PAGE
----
Calvin and I just watched episode one of "Abstract, the Art of Design," a Netflix series on different artists. The first one was the designer for covers for the New Yorker magazine. I won't go into the show, but the artist made a statement that struck me as a writer. "If athletes and musicians practice everyday, why shouldn't artists?" He was referring to taking time to play at your craft while still working to improve. If we aren't working toward a deadline, we're challenged to take an idea and play with it.
An idea--an old one--has been residing in my brain for four years, commanding more attention. It was a writing prompt from a writers' group Calvin and I went to every Tuesday evening. The prompt? Tell about someone finding something hidden in a tin can in under 500 words.
I love finding things. Don't you? I also love the idea of discovering something hidden from another generation, a time long past, and bearing the imprint of someone's soul.
So, the writing prompt appealed to me. I was still writing, but it was for fun. No pressure. A couple of hours and I had it finished. I kept thinking...wouldn't this make a good romance? It would need to be expanded. Characters would require developing. Other decisions would need made. Would the romance take place in the Vietnam War era for when the letters and bracelet were from? Or should the romance take place in modern times between the carpenter, who found the tin and its contents, and the granddaughter of the woman who's heart was broken? Or a combination of both time periods?
Will "The Golden Charm" become my daily practice like a musician running through his or her scales?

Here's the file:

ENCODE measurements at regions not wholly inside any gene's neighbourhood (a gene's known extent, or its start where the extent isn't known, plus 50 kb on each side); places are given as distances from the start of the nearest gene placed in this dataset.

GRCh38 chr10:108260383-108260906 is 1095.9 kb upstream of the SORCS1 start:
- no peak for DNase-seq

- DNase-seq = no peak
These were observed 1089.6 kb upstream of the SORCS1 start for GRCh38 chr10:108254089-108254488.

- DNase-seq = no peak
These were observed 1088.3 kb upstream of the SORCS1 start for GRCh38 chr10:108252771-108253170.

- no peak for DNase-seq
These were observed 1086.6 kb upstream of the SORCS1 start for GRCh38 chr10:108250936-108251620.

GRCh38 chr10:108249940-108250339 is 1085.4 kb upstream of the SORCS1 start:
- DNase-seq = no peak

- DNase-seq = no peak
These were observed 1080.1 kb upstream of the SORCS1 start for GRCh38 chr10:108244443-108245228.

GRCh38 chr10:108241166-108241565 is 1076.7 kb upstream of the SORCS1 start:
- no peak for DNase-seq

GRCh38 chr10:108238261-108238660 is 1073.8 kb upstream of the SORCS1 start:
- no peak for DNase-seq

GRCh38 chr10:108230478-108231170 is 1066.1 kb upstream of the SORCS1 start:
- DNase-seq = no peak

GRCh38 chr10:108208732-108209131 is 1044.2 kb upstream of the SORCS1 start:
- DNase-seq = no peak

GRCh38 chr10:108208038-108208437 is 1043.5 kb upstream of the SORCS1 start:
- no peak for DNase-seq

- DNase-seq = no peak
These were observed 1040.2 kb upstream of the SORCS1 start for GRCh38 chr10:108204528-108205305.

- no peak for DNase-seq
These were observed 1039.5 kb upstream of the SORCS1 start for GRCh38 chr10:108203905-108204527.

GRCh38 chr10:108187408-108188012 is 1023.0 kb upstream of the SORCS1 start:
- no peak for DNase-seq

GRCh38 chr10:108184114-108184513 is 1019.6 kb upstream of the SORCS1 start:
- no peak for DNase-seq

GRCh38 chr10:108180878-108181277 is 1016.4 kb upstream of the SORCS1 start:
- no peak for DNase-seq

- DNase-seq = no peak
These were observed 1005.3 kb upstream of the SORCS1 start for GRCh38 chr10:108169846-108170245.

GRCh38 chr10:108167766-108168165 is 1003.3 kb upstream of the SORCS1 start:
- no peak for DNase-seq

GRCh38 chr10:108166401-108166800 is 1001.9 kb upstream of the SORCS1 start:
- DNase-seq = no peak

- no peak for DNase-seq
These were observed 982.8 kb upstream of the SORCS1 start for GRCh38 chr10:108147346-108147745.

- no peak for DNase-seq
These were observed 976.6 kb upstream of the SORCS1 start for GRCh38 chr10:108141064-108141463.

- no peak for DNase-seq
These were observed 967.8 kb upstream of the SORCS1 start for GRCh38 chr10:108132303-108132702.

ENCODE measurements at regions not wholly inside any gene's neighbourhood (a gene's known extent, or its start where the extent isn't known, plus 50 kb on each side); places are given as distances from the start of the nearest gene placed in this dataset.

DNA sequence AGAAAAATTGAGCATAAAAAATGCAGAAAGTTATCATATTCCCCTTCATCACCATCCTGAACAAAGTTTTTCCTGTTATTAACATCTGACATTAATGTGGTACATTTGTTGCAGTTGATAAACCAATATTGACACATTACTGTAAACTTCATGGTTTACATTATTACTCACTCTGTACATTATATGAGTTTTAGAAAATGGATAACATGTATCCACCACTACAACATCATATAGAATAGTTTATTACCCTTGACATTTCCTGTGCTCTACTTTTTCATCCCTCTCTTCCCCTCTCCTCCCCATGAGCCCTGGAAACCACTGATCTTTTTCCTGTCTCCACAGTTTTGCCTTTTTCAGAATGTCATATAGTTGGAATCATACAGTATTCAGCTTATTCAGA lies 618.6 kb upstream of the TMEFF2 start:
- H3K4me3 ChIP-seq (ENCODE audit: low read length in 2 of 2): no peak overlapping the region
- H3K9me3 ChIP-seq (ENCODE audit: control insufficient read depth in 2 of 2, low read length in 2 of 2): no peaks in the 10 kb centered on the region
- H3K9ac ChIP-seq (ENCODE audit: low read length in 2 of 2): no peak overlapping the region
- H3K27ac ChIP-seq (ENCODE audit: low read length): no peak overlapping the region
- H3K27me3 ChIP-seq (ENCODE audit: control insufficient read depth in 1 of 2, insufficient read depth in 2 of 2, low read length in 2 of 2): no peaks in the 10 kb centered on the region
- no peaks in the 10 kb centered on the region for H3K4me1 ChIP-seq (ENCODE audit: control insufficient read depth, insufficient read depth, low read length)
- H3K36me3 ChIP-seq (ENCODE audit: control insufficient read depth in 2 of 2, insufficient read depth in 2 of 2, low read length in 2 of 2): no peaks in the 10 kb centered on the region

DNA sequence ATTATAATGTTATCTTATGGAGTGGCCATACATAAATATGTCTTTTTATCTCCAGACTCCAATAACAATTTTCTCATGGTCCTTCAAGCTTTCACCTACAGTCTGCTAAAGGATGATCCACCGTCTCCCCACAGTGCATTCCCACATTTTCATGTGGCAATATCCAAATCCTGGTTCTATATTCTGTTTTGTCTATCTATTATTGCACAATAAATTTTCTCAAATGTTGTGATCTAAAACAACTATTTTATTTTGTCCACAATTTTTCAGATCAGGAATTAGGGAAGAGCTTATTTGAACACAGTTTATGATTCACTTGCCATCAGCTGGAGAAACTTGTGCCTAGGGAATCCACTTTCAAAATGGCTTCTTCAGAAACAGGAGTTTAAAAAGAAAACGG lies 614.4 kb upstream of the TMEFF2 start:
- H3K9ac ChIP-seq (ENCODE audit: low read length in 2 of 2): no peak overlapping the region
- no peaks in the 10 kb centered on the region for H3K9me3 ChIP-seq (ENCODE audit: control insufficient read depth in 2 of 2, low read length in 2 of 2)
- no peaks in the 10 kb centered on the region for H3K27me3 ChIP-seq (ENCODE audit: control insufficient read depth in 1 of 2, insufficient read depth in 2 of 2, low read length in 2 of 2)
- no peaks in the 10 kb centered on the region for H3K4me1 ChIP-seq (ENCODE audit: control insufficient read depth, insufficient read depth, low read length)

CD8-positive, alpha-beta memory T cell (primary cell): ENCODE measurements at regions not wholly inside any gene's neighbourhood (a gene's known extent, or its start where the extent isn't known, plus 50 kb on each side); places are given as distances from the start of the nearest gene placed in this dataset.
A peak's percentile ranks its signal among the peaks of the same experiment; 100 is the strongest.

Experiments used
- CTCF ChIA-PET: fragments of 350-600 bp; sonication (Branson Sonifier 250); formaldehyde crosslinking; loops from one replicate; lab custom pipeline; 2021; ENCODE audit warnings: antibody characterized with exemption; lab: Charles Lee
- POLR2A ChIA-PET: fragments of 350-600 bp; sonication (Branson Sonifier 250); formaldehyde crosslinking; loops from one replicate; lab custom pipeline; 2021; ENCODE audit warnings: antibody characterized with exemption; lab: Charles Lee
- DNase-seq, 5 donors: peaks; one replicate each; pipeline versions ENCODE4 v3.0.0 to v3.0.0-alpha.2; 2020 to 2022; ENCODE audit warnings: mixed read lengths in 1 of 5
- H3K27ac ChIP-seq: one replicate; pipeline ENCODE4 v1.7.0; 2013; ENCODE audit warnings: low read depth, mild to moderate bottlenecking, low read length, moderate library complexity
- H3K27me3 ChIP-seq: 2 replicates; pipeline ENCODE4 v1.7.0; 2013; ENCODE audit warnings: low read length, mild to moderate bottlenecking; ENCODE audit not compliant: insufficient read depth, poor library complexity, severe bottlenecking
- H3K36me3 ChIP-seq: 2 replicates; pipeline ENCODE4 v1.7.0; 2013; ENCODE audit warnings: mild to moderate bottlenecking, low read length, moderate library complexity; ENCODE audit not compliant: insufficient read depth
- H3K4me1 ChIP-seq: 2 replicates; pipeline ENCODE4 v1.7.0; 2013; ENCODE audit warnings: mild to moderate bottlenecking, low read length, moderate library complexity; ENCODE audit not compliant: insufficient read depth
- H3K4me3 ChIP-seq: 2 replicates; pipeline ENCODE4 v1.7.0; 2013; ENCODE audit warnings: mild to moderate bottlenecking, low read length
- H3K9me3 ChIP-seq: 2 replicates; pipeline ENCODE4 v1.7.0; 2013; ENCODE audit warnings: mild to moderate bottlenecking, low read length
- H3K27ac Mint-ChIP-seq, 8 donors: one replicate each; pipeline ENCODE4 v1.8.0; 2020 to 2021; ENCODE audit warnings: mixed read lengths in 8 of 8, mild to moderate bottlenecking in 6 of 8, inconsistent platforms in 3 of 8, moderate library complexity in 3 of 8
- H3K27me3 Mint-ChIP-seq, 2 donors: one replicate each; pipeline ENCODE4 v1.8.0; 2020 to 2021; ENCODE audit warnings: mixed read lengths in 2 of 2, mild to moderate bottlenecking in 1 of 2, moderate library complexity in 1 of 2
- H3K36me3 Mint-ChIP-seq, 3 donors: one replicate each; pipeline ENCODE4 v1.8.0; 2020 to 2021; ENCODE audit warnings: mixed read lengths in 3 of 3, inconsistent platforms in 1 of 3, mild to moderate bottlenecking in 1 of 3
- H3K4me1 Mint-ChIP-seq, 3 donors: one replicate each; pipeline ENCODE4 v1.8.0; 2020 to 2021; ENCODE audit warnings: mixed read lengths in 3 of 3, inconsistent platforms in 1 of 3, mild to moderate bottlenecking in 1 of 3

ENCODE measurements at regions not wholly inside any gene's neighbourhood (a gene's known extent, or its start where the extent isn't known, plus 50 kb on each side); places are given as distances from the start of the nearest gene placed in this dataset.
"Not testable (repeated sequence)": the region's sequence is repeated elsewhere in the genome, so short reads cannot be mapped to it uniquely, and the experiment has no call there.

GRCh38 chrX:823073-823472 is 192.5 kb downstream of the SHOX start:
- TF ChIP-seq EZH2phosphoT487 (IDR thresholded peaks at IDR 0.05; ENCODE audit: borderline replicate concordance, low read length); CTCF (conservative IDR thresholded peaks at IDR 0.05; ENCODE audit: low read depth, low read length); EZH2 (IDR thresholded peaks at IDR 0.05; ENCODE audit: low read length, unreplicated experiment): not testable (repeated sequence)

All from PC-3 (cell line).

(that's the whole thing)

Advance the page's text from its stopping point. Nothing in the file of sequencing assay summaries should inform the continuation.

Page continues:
Scales. Repetition of notes. Day after day before a new harder lesson can begin. My son, Steve, after 21 years of daily practice. By turns, he loved and hated his art. Just like he loves and hates teaching. He loves the students, but hates dealing with parents. I tell him it's because he has a childlike mind.
Ryan asked the coach, "How will I grow stronger if you encourage me to run from those better than I am?" The coach warned him he'd be pinned in the first quarter. "It won't be the first time. Besides, no one will expect a freshman with a record like mine to do well. The pressure will be off me. I can just relax and have fun." And he did. He almost got pinned twice, but he almost pinned The Beast, too. The crowds in the bleachers stood and cheered. Ryan kept plugging away. He had a rib injury, but he wrestled on. Like we do after a couple one-star reviews--or am I the only one who's gotten those? Ryan on the left lost 11-8. He said it was the kind of match he liked. One where there was no pressure...only learning.